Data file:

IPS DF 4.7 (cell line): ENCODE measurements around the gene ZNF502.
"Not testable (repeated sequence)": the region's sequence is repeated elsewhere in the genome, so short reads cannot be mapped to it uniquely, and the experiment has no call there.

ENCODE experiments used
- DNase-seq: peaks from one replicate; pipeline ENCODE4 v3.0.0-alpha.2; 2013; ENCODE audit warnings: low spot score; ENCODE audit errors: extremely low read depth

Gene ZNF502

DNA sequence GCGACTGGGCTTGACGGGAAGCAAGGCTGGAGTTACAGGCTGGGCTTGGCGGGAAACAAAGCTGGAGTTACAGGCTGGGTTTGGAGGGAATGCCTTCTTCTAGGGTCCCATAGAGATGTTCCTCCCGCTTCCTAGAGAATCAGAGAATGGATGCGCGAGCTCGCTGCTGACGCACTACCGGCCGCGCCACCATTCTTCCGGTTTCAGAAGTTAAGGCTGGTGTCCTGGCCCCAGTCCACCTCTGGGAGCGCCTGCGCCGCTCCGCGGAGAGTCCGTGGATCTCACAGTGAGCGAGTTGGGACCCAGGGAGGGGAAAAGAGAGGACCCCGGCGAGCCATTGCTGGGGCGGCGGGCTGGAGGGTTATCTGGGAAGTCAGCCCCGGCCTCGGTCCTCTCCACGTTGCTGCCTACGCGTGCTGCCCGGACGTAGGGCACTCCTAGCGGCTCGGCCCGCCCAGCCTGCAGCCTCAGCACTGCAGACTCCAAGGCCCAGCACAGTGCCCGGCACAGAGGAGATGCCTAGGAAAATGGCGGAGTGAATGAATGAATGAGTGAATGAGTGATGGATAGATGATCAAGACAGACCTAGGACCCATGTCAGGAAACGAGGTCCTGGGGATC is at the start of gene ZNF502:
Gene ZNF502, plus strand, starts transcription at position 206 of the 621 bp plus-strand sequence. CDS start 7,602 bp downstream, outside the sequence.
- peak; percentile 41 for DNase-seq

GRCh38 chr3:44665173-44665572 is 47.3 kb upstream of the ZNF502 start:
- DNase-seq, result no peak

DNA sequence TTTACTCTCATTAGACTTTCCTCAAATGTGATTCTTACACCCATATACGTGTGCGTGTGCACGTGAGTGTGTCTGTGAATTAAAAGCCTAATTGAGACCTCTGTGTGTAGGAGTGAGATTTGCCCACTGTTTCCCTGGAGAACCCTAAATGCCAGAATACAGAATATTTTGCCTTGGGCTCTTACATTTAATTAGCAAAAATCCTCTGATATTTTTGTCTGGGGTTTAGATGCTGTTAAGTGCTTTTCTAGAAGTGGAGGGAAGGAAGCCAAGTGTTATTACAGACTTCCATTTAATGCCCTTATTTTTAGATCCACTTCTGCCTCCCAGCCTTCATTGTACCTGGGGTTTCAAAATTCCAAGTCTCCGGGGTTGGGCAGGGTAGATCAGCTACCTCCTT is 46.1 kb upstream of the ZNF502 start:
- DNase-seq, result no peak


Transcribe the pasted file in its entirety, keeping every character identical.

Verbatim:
IPS DF 4.7 (cell line): ENCODE measurements around the gene ZNF502.
"Not testable (repeated sequence)": the region's sequence is repeated elsewhere in the genome, so short reads cannot be mapped to it uniquely, and the experiment has no call there.

ENCODE experiments used
- DNase-seq: peaks from one replicate; pipeline ENCODE4 v3.0.0-alpha.2; 2013; ENCODE audit warnings: low spot score; ENCODE audit errors: extremely low read depth

Gene ZNF502

DNA sequence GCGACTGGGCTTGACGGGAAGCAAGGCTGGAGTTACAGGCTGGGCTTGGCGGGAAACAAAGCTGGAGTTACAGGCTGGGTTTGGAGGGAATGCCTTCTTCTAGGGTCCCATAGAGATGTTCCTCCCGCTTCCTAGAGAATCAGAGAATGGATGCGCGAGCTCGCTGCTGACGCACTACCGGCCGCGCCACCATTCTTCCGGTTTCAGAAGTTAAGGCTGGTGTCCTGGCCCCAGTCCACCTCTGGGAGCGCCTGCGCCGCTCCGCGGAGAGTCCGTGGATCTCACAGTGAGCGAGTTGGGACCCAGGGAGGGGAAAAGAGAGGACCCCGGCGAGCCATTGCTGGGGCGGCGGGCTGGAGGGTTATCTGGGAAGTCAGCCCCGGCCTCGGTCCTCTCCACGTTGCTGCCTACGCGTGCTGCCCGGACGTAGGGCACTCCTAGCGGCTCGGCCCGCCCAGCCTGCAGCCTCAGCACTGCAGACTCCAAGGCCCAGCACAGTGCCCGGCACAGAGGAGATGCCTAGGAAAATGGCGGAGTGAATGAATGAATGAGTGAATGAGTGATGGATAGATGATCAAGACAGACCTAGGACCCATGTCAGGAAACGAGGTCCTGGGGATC is at the start of gene ZNF502:
Gene ZNF502, plus strand, starts transcription at position 206 of the 621 bp plus-strand sequence. CDS start 7,602 bp downstream, outside the sequence.
- peak; percentile 41 for DNase-seq

GRCh38 chr3:44665173-44665572 is 47.3 kb upstream of the ZNF502 start:
- DNase-seq, result no peak

DNA sequence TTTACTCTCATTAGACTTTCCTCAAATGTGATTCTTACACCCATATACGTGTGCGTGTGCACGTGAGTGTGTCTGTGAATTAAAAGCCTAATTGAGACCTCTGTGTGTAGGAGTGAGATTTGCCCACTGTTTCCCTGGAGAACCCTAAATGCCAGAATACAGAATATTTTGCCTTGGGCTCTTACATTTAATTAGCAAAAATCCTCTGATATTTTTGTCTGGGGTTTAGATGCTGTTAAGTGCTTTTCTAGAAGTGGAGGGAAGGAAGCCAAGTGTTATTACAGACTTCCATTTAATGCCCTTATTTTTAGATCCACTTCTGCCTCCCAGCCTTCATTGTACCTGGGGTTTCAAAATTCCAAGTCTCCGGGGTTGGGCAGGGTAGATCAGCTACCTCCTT is 46.1 kb upstream of the ZNF502 start:
- DNase-seq, result no peak